By Diane Mastrull
The Philadelphia Inquirer
WWR Article Summary (tl;dr) A rapidly growing startup founded by students is giving other students a chance to experience entrepreneurship first hand. “Fresh Prints” creates custom-print apparel, mostly T-shirts and tank tops. The company has “campus managers” at 80 schools throughout the United States. The managers are entitled to at least 7 percent of sales. With a few exceptions, a manager has an entire campus to himself — or herself.
The Philadelphia Inquirer
Melanie Weinsten, 20, has just finished her sophomore year at the University of Pennsylvania, where she is an economics major minoring in mathematics and neuroscience. Yet what is arguably her most impressive accomplishment had nothing to do with academics.
It had to do with sales. In the spring, Weinsten sold $127,000 worth of custom-print apparel, mostly T-shirts and tank tops, the largest individual sales in a semester at Fresh Prints, a rapidly growing start-up.
Based in New York but with Penn origins, Fresh Prints has “campus managers” such as Weinsten at 80 schools throughout the United States. It was founded by students not only to sell to other students, but also to give them a taste of what it’s like to be an entrepreneur.
“They’ve set up a program where I get to run my own start-up, but they provide me with tools along the way,” Weinsten said on a recent visit to Tee Vision Printing near Kensington. It’s one of eight printers Fresh Prints uses around the country.
All Fresh Prints campus managers are entitled to at least 7 percent of sales, and up to 9 percent, based on bonuses for reaching certain sales goals. With few exceptions, a manager has an entire campus to himself — or herself. In the Philadelphia area, Penn is the only campus where Fresh Prints is active.
“We’d love to have more Philly schools,” said Jolijt (Yo-light) Tamanaha, 23, a 2015 political science graduate from Washington University in St. Louis and chief marketing officer at Fresh Prints.
Penn has been consistently fertile ground for the venture since friends Sasha Sherman and Jason Israel started it there and at Washington University in 2009, seeing sales potential in all the sororities and fraternities, athletic and service clubs.
Two years later, the company, with a presence on nine campuses, was profitable but not big enough to support Sherman and Israel, who were graduating. They sold Fresh Prints at an undisclosed price to two students who were interested in growing it and running a business: Jacob Goodman and Josh Arbit, students and fraternity brothers at Washington University. Goodman, a New York native, was majoring in finance; Arbit, from Teaneck, N.J., in entrepreneurship.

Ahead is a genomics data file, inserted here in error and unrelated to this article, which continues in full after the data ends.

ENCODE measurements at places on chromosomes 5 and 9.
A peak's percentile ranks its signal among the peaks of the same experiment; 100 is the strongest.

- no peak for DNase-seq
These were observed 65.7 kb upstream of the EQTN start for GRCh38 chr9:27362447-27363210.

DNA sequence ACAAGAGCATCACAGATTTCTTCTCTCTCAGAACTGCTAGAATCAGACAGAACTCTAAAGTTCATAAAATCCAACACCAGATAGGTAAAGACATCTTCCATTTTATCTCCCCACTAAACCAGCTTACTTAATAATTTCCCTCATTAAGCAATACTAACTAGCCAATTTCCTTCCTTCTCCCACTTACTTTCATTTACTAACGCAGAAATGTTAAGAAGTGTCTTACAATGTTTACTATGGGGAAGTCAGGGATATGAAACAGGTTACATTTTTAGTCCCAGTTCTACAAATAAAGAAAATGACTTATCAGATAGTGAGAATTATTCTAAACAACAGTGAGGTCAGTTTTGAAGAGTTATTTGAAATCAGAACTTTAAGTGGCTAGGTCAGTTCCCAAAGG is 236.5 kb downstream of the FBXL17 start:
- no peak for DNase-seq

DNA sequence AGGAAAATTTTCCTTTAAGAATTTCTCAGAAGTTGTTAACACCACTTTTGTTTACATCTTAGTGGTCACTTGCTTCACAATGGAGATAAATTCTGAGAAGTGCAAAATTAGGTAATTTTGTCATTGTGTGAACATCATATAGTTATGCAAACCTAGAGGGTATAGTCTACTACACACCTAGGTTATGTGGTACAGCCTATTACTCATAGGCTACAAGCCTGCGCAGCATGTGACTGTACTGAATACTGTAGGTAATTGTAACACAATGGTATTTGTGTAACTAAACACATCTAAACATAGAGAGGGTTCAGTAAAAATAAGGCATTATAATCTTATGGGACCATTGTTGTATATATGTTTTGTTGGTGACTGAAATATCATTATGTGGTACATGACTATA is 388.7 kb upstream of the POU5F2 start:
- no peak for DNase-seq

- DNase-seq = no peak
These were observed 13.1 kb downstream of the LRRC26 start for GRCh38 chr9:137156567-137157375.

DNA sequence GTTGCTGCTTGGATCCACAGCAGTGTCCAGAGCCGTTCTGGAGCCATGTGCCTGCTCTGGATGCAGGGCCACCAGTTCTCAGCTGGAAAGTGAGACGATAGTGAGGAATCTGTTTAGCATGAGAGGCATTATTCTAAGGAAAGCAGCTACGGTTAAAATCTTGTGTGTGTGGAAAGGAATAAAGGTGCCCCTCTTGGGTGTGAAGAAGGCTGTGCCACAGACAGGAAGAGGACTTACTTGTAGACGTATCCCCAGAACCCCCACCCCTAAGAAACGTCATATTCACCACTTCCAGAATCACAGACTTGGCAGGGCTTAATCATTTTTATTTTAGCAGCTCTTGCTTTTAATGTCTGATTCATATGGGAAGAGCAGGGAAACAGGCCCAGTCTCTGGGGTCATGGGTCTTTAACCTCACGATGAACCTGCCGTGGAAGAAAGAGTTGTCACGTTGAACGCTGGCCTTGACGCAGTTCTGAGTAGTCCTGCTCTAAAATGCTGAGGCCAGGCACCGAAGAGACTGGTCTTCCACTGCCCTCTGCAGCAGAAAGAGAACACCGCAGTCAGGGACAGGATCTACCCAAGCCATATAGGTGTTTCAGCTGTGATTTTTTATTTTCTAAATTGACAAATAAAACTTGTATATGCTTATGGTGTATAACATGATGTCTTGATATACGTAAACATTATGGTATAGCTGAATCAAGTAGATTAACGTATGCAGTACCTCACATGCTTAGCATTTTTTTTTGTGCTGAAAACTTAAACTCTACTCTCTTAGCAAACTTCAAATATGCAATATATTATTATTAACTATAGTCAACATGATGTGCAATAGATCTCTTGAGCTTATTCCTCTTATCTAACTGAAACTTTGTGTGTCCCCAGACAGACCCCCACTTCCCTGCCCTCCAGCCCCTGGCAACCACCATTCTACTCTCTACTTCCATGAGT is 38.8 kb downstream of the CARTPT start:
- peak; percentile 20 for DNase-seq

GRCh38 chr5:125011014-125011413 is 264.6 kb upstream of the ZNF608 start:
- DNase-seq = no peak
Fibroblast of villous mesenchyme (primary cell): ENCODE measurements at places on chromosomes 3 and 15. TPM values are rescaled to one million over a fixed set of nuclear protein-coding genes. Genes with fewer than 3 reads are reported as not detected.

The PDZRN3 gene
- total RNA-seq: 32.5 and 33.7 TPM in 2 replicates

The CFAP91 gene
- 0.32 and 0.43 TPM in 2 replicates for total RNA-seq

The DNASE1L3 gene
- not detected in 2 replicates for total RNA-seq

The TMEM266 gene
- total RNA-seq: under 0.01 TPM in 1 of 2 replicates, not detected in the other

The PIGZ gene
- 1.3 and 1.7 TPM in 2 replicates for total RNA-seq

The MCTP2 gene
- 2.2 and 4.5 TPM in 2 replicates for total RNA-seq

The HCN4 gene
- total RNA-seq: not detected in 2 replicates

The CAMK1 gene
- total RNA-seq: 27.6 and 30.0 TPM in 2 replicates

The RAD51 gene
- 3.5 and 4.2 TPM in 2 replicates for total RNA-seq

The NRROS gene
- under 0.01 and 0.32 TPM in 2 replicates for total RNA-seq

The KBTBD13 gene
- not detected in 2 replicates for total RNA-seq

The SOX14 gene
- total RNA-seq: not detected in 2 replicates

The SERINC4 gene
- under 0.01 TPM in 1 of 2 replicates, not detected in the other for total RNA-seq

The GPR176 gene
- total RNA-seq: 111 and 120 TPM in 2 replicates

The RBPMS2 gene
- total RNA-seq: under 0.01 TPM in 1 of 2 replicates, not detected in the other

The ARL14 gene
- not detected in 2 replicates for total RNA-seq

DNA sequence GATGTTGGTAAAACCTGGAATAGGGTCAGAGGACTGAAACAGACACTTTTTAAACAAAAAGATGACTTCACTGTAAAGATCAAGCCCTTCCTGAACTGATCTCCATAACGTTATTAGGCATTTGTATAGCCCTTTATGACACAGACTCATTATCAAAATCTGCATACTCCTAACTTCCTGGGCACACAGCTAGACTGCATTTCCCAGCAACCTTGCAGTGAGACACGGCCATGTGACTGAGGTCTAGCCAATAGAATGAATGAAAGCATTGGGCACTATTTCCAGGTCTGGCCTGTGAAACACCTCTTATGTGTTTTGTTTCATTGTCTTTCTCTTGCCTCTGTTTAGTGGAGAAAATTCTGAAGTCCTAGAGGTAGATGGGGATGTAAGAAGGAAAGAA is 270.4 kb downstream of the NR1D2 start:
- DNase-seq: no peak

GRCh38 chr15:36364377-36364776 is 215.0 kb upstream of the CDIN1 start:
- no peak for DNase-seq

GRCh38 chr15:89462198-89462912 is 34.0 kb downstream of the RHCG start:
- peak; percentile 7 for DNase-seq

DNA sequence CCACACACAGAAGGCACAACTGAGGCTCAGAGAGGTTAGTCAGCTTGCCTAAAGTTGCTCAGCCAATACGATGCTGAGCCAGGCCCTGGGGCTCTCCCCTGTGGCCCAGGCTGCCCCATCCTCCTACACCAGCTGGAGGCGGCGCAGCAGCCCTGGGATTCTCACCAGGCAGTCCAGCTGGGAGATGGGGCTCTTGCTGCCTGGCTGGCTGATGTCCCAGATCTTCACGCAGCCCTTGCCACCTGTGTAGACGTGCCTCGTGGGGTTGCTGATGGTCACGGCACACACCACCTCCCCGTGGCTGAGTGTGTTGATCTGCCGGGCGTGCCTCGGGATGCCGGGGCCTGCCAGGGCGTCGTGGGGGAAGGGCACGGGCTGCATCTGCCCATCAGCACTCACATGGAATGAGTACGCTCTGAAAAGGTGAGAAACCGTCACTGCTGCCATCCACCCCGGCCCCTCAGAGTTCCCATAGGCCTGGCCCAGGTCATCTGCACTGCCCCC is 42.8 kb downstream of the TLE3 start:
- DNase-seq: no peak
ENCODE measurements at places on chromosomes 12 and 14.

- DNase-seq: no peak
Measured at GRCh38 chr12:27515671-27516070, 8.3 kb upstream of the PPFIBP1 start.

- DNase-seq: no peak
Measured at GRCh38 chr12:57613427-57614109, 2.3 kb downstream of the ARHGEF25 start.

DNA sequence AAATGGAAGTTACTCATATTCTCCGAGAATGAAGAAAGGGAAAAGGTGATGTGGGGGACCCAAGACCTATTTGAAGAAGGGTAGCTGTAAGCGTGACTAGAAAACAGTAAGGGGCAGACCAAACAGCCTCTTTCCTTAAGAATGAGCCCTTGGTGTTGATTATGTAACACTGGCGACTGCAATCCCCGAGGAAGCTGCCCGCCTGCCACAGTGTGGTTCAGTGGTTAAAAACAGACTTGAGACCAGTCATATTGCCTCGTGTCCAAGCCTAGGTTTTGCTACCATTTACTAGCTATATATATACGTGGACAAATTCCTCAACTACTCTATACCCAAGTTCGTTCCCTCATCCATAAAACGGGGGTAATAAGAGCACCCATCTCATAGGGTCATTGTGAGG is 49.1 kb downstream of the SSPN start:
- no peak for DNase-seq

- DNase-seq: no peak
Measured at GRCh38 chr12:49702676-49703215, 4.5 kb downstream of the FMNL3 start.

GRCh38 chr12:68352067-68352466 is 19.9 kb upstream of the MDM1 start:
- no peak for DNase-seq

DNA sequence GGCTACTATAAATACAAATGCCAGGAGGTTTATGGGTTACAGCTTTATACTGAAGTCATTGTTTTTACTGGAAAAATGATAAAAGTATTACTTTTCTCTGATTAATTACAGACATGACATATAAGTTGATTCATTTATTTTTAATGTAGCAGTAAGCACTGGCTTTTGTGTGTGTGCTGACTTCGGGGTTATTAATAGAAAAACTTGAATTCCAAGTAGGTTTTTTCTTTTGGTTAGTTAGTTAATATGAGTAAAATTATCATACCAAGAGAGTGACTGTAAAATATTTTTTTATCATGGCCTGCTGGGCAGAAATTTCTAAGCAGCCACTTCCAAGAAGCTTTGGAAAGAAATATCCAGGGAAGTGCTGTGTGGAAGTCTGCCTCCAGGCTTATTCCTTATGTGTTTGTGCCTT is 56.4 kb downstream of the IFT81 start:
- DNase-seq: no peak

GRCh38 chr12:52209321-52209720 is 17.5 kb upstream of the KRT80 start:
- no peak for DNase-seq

Goodman and Arbit spent the 21/2 years until they graduated expanding operations to other campuses, mostly through student referrals. Fresh Prints reported $1.9 million in revenue in the last 12 months.
Product design is primarily through https://freshprints.com/. Customers can either do their own designs or use one available through Fresh Prints.
A campus manager’s main job is to develop and process sales. That explains why the application process is “painfully long,” Tamanaha said. “We only hire 3 percent of the people who start the application.”
But those who make it through the five rounds — written questions, behavioral analysis, case studies, mock email sales pitches to Goodman, and a phone interview — have demonstrated what Tamanaha said is a trademark characteristic of a successful campus manager: persistence.
Because of the time it takes to develop skills and a market, Fresh Prints will not hire campus managers who are beyond their sophomore year.
Weinsten cited sales as the biggest learning curve, “figuring out the best way to reach people. For college kids, I text a lot.” For leads, she relies on social media, such as event announcements on Facebook, and on fliers distributed on Penn’s campus.
Though there are loads of custom-apparel vendors on the internet, Weinsten said she emphasizes her locally based service, which enables order fulfillment in as little as a day or two in a pinch (a week to 10 days is preferred), and “extremely low prices.”
“We know a lot of these kids are working on tight budgets,” she said.
Weinsten will be looking to tap more of those budgets in the fall: “My goal is to get over $200,000 in sales next year.”